The congregation underwent unions with other branches of the church several times during the twentieth century, eventually becoming known as the Hillside Parish Church. In 1978, the congregation of Hillside Parish Church united with Greenside Church (see separate List description) and the Lady Glenorchy's Church building fell from ecclesiastical use. For a few years it was used for various ventures, including shops. In 1986, permission was given by the planning authorities to demolish all but the principal elevation of the building, in order to make room for a major mixed-use development on land to the immediate SW of the church. The demolition went ahead, but the development (much revised) was not properly begun until 2000.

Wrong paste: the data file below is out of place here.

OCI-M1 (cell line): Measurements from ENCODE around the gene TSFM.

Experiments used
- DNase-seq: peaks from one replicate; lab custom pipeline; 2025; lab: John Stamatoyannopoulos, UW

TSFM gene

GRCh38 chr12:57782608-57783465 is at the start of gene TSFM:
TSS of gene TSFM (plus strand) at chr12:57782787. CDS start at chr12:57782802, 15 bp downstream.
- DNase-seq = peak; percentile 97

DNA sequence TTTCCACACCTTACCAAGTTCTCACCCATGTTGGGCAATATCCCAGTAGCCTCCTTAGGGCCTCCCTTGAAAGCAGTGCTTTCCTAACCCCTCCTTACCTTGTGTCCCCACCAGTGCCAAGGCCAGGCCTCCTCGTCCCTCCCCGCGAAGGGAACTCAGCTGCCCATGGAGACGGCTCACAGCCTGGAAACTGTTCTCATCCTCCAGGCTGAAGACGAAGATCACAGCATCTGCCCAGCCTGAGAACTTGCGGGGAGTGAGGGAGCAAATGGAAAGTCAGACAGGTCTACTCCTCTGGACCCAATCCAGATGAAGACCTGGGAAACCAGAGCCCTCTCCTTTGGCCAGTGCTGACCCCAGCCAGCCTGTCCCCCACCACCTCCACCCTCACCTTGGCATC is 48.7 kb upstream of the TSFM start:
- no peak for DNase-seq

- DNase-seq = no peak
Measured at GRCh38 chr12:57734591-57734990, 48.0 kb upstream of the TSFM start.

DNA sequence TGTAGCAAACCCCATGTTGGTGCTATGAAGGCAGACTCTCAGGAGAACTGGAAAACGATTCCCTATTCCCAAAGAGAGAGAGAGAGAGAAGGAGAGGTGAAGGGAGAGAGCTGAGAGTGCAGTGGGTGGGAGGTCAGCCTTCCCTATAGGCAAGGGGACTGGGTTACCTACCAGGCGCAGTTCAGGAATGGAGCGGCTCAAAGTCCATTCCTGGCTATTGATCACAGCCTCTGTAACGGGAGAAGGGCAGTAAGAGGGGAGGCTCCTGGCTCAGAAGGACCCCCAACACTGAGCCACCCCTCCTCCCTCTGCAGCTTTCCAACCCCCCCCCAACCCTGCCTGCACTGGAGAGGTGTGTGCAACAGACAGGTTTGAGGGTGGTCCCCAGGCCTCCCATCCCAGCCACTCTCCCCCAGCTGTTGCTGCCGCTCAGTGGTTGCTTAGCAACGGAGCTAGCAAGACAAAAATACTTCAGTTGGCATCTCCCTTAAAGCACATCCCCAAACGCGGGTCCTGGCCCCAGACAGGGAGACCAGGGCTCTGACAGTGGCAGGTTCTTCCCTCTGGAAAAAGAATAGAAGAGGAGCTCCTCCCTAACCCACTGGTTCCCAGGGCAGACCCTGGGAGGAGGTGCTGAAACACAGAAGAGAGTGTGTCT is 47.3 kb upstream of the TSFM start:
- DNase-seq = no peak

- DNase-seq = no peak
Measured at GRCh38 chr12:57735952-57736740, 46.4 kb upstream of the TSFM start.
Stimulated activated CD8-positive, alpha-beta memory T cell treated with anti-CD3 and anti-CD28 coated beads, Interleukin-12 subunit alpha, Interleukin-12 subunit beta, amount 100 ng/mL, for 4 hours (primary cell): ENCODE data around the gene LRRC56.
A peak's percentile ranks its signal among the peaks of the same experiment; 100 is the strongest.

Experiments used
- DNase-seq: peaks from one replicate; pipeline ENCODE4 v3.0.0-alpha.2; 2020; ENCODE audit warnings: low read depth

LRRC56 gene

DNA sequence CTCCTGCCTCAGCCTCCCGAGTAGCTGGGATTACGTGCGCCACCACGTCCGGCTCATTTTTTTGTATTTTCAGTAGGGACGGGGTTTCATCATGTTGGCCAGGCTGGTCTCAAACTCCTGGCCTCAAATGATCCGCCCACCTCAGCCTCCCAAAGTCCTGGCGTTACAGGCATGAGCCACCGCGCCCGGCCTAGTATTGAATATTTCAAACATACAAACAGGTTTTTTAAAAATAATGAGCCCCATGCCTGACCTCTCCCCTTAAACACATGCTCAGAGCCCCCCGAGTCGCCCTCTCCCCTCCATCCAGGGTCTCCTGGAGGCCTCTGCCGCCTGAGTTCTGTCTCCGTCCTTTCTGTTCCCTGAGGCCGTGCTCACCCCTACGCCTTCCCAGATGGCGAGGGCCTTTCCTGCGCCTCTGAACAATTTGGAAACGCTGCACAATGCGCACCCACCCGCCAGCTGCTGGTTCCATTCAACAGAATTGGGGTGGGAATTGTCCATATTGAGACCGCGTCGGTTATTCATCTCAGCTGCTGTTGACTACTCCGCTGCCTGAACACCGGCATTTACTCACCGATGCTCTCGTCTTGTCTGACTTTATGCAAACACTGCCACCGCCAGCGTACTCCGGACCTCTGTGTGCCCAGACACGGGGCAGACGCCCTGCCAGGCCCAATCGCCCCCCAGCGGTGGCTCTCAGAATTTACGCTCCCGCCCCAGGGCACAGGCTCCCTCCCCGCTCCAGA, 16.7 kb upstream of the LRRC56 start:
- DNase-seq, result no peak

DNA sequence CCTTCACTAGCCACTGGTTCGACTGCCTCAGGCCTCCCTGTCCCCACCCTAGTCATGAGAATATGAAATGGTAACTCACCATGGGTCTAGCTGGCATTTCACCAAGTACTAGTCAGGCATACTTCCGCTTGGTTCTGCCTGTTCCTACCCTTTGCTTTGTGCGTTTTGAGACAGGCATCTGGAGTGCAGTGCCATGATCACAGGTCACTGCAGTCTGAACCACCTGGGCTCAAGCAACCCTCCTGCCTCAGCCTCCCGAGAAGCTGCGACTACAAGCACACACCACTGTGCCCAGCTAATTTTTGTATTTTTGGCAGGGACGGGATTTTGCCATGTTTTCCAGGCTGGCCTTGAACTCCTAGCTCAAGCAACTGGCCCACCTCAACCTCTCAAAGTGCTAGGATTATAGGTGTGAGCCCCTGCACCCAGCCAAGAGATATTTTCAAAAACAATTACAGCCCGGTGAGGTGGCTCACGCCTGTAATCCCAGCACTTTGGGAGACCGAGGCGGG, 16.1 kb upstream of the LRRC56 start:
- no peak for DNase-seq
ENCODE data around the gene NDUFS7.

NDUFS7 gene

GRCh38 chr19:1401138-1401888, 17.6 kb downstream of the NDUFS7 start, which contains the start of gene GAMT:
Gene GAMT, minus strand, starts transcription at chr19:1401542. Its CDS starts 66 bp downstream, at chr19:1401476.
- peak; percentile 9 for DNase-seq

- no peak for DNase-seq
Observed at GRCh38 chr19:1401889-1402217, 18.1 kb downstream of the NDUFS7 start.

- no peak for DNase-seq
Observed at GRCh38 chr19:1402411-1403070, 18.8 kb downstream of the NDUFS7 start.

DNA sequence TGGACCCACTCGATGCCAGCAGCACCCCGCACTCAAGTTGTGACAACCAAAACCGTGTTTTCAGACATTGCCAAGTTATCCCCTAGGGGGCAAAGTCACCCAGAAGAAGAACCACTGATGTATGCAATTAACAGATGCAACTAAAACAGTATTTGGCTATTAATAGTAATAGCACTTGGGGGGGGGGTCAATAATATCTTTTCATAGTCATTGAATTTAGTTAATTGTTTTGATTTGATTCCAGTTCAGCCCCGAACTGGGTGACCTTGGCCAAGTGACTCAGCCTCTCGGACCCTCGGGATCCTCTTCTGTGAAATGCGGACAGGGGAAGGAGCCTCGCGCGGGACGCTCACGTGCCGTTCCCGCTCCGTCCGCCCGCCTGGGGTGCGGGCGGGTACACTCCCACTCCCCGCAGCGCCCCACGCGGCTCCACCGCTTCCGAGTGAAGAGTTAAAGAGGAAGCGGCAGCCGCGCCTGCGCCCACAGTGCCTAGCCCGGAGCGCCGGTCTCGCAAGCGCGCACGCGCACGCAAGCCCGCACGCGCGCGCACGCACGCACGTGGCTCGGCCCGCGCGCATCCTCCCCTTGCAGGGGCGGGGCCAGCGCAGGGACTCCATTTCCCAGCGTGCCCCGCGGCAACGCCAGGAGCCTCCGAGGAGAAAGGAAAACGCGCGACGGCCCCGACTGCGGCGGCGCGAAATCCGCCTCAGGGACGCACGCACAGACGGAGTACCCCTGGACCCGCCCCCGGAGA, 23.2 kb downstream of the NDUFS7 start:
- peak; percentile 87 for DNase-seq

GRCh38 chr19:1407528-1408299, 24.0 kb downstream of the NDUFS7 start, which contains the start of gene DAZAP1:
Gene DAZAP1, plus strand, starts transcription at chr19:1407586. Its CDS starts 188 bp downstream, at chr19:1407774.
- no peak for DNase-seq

Edinburgh City Archives, Dean of Guild, 24th April 1845 (not locatable 2002). Lady Glenorchy's Parish Church (Edinburgh) CENTENARY RETROSPECT, 1846-1946, (1946). D. P Thomson, LADY GLENORCHY AND HER CHURCHES: THE STORY OF TWO HUNDRED YEARS, (1967). Gifford, McWilliam and Walker, EDINBURGH, (1991), p435.

About Listed Buildings

Historic Environment Scotland is responsible for designating sites and places at the national level. These designations are Scheduled monuments, Listed buildings, Inventory of gardens and designed landscapes and Inventory of historic battlefields.

We make recommendations to the Scottish Government about historic marine protected areas, and the Scottish Ministers decide whether to designate.

Listing is the process that identifies, designates and provides statutory protection for buildings of special architectural or historic interest as set out in the Planning (Listed Buildings and Conservation Areas) (Scotland) Act 1997.